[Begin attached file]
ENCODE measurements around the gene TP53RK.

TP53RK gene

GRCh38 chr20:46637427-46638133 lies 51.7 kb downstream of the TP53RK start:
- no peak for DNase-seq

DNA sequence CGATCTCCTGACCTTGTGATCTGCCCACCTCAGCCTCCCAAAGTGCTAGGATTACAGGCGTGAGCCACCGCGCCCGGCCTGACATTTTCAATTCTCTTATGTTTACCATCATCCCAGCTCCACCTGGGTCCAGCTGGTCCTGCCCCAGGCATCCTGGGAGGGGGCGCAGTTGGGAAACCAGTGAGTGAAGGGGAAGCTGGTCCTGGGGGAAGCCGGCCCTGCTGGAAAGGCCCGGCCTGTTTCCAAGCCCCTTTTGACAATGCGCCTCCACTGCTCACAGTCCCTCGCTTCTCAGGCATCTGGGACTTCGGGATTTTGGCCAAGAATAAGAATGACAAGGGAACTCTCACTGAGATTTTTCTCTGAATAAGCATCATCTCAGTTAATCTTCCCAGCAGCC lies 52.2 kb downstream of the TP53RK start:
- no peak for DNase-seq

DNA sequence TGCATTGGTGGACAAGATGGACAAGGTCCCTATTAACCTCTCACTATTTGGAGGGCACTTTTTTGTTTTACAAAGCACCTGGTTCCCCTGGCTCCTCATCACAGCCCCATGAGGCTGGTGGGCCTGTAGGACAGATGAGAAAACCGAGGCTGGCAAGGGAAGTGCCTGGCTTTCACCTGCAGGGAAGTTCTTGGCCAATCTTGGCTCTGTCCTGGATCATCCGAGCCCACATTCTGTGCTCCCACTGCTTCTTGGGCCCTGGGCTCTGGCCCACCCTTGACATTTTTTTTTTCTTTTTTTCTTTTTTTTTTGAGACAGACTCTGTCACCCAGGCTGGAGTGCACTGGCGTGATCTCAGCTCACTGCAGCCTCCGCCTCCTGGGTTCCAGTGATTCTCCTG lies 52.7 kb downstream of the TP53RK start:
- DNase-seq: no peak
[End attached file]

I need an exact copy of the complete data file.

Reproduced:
ENCODE measurements around the gene TP53RK.

TP53RK gene

GRCh38 chr20:46637427-46638133 lies 51.7 kb downstream of the TP53RK start:
- no peak for DNase-seq

DNA sequence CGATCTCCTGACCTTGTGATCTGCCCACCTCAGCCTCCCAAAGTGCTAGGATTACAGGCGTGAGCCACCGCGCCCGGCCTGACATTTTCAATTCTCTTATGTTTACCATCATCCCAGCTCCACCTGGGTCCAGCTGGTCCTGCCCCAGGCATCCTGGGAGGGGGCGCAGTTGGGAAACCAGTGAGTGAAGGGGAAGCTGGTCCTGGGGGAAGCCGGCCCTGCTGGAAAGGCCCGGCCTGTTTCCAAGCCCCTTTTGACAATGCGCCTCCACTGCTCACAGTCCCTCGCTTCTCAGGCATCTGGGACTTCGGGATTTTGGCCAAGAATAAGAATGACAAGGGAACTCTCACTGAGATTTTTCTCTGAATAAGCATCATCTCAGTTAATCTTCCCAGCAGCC lies 52.2 kb downstream of the TP53RK start:
- no peak for DNase-seq

DNA sequence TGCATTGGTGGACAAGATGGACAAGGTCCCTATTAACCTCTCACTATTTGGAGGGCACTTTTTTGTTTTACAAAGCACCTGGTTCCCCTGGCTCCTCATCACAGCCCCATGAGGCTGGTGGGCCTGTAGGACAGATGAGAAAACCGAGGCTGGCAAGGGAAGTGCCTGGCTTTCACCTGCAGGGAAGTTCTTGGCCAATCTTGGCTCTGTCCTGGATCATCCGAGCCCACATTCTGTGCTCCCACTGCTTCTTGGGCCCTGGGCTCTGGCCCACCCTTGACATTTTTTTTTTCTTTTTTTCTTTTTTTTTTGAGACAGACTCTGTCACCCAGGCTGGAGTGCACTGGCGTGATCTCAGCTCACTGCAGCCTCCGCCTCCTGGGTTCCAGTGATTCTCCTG lies 52.7 kb downstream of the TP53RK start:
- DNase-seq: no peak